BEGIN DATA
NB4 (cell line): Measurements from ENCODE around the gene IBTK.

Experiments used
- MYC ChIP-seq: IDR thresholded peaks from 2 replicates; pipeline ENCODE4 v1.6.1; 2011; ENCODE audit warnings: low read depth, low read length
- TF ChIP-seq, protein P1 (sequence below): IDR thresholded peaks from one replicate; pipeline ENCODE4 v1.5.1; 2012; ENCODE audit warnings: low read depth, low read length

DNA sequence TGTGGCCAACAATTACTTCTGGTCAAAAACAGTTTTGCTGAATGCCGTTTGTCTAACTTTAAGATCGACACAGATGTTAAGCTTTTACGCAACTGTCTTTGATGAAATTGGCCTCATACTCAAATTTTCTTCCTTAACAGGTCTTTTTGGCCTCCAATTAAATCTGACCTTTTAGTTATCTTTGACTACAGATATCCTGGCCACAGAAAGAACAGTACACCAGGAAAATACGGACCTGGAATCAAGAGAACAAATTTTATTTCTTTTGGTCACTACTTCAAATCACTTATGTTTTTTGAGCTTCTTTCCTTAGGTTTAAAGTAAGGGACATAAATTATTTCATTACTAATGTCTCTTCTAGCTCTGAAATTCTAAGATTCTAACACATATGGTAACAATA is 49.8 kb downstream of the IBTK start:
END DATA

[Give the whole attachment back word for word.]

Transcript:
NB4 (cell line): Measurements from ENCODE around the gene IBTK.

Experiments used
- MYC ChIP-seq: IDR thresholded peaks from 2 replicates; pipeline ENCODE4 v1.6.1; 2011; ENCODE audit warnings: low read depth, low read length
- TF ChIP-seq, protein P1 (sequence below): IDR thresholded peaks from one replicate; pipeline ENCODE4 v1.5.1; 2012; ENCODE audit warnings: low read depth, low read length

DNA sequence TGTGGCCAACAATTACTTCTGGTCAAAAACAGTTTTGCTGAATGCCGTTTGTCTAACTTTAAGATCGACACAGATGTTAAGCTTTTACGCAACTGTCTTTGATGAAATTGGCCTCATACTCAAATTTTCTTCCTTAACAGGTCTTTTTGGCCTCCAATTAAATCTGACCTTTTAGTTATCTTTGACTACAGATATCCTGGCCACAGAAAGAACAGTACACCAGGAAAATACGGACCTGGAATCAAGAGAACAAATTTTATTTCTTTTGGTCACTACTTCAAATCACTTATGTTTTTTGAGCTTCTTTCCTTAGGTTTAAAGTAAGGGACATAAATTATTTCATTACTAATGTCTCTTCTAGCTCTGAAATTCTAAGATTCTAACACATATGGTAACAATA is 49.8 kb downstream of the IBTK start: